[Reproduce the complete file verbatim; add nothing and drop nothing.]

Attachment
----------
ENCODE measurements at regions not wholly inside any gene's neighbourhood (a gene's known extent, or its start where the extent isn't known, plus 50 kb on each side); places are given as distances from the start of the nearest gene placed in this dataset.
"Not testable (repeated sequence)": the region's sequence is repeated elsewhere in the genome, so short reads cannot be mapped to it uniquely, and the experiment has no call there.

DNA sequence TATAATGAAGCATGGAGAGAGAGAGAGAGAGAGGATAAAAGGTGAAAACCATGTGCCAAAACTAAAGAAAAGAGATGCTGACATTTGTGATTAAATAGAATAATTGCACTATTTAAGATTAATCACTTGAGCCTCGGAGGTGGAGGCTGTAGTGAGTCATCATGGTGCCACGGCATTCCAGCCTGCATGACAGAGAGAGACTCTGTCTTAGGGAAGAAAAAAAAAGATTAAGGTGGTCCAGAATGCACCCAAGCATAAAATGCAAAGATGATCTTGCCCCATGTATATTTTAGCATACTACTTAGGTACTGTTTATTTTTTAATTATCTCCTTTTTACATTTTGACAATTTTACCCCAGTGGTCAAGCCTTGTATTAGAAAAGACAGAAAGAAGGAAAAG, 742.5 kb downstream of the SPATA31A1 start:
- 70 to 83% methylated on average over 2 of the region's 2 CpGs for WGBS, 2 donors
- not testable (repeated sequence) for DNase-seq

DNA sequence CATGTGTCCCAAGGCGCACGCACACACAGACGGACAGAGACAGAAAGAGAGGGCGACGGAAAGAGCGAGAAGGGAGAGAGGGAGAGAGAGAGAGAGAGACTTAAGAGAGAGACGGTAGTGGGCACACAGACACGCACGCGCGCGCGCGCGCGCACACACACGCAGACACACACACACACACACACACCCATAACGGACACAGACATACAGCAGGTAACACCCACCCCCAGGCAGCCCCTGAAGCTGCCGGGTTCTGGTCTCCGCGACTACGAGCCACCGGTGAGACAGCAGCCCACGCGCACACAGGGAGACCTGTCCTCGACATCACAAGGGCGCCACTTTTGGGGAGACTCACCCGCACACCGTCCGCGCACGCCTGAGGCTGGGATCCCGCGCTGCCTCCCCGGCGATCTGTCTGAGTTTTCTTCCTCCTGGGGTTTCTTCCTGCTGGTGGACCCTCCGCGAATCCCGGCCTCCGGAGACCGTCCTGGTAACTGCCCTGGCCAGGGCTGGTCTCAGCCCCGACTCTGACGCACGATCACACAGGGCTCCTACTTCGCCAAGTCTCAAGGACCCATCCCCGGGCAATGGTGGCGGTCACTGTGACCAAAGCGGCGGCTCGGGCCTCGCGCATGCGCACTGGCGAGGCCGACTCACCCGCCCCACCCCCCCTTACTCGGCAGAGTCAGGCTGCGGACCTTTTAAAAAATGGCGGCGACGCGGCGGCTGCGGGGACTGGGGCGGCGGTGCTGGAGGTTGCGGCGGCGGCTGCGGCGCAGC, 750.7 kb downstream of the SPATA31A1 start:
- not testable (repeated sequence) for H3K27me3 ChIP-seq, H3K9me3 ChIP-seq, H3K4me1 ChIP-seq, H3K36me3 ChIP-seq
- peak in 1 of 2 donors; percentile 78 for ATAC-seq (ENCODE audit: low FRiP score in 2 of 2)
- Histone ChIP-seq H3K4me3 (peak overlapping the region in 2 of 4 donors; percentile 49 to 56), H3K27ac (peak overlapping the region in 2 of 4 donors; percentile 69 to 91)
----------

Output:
ENCODE measurements at regions not wholly inside any gene's neighbourhood (a gene's known extent, or its start where the extent isn't known, plus 50 kb on each side); places are given as distances from the start of the nearest gene placed in this dataset.
"Not testable (repeated sequence)": the region's sequence is repeated elsewhere in the genome, so short reads cannot be mapped to it uniquely, and the experiment has no call there.

DNA sequence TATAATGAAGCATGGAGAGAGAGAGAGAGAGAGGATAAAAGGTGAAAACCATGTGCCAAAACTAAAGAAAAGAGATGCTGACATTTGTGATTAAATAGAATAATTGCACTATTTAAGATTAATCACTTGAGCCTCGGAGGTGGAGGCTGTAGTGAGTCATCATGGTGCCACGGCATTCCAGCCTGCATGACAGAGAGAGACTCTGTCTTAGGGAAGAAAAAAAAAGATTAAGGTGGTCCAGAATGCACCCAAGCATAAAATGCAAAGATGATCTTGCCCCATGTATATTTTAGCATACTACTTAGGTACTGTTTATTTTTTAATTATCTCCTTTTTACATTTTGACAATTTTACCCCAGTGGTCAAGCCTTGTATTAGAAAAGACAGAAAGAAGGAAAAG, 742.5 kb downstream of the SPATA31A1 start:
- 70 to 83% methylated on average over 2 of the region's 2 CpGs for WGBS, 2 donors
- not testable (repeated sequence) for DNase-seq

DNA sequence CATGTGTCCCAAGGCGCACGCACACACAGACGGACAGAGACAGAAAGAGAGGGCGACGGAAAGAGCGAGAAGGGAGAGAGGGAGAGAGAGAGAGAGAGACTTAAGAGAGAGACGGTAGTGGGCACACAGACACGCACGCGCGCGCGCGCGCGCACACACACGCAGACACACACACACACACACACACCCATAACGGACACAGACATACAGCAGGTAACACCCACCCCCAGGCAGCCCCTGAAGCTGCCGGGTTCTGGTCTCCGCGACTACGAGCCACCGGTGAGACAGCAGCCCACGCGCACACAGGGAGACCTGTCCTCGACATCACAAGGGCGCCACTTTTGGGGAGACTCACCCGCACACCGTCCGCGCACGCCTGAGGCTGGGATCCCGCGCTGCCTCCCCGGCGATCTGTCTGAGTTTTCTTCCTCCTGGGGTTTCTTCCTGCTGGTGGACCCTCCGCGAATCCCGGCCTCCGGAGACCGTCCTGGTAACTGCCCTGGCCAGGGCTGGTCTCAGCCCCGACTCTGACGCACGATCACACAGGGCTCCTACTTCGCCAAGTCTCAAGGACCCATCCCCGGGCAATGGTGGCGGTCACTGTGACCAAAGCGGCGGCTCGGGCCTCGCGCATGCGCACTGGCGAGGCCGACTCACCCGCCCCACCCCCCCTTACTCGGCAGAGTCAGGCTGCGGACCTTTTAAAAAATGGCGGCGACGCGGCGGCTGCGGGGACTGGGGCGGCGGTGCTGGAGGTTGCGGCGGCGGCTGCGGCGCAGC, 750.7 kb downstream of the SPATA31A1 start:
- not testable (repeated sequence) for H3K27me3 ChIP-seq, H3K9me3 ChIP-seq, H3K4me1 ChIP-seq, H3K36me3 ChIP-seq
- peak in 1 of 2 donors; percentile 78 for ATAC-seq (ENCODE audit: low FRiP score in 2 of 2)
- Histone ChIP-seq H3K4me3 (peak overlapping the region in 2 of 4 donors; percentile 49 to 56), H3K27ac (peak overlapping the region in 2 of 4 donors; percentile 69 to 91)